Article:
These poems are a school of love. They provide insights and byways. They provide perspectives and places from which to look at our own meager accomplishments. They provide a launching pad for meditation and for growing in love. In a word, they are a "School of Love," and as such the book comes with highest recommendations. There are a great many things here that have touched my heart deeply.

Bookmark and Share

A Barometer for the Day


A Barometer for the Day

From the Office of Readings:

Revelation 3: 14-19
14 "To the angel of the church in Laodicea, write this: " 'The Amen, the faithful and true witness, the source of God's creation, says this:
"I know your works; I know that you are neither cold nor hot. I wish you were either cold or hot.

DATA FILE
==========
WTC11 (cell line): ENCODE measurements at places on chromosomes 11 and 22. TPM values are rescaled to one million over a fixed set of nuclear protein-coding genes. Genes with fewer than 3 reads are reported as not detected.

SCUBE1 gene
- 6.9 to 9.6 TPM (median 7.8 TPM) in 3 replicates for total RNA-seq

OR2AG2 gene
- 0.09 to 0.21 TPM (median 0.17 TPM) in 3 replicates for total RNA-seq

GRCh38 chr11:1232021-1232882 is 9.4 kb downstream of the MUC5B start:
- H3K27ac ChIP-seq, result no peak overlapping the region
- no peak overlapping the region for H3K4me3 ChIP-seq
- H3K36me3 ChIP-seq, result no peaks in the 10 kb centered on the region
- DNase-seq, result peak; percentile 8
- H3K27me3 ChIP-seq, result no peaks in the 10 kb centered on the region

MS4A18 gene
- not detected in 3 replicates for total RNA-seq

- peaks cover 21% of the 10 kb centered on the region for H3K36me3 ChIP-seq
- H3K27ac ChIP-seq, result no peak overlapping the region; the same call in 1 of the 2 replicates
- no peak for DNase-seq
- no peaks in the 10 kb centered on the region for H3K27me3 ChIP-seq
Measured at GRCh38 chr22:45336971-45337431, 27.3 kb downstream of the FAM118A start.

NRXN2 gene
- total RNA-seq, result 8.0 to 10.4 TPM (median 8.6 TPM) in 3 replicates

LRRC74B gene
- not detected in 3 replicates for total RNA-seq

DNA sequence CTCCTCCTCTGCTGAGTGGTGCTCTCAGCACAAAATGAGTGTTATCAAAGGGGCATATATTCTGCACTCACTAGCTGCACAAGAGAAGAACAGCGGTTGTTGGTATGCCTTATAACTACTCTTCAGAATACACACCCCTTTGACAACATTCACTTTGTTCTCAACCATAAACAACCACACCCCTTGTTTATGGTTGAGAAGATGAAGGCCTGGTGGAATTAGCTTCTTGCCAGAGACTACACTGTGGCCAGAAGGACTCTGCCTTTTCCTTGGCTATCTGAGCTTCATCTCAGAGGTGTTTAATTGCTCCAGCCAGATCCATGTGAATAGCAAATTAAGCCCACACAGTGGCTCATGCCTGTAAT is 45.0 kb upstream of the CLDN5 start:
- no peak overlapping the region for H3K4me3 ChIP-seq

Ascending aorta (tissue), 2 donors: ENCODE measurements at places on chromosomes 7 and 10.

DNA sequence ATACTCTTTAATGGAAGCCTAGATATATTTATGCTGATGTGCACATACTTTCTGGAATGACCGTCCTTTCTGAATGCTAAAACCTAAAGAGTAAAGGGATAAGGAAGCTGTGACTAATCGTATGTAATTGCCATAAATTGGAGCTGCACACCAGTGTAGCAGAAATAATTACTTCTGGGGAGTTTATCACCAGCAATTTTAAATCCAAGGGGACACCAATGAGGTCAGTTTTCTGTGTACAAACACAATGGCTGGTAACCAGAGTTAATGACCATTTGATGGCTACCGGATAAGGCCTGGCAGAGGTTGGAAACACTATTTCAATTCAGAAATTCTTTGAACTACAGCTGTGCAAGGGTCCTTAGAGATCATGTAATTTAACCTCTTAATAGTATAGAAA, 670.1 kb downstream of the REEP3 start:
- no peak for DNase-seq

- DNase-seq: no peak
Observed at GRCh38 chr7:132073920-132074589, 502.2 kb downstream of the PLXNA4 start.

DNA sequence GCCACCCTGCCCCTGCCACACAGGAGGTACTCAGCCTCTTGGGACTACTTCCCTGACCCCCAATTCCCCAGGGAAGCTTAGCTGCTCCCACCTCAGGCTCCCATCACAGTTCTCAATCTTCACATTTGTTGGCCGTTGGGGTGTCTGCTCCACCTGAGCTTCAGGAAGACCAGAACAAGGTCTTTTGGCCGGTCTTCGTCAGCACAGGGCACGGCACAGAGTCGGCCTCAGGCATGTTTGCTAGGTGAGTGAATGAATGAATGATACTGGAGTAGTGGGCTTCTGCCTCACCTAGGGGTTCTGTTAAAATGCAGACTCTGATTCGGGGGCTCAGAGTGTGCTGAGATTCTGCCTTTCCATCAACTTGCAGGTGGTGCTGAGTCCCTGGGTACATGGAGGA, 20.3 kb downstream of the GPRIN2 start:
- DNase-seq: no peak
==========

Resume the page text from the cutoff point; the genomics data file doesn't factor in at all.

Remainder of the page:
So, because you are lukewarm, neither hot nor cold, I will spit you out of my mouth.
For you say, 'I am rich and affluent and have no need of anything,' and yet do not realize that you are wretched, pitiable, poor, blind, and naked.
I advise you to buy from me gold refined by fire so that you may be rich, and white garments to put on so that your shameful nakedness may not be exposed, and buy ointment to smear on your eyes so that you may see.
Those whom I love, I reprove and chastise. Be earnest, therefore, and repent.

Bookmark and Share



About this Archive

This page is a archive of entries in the Commonplace Book category from May 2003.

Commonplace Book: March 2003 is the previous archive.

Commonplace Book: June 2003 is the next archive.

Find recent content on the main index or look in the archives to find all content.

My Blogroll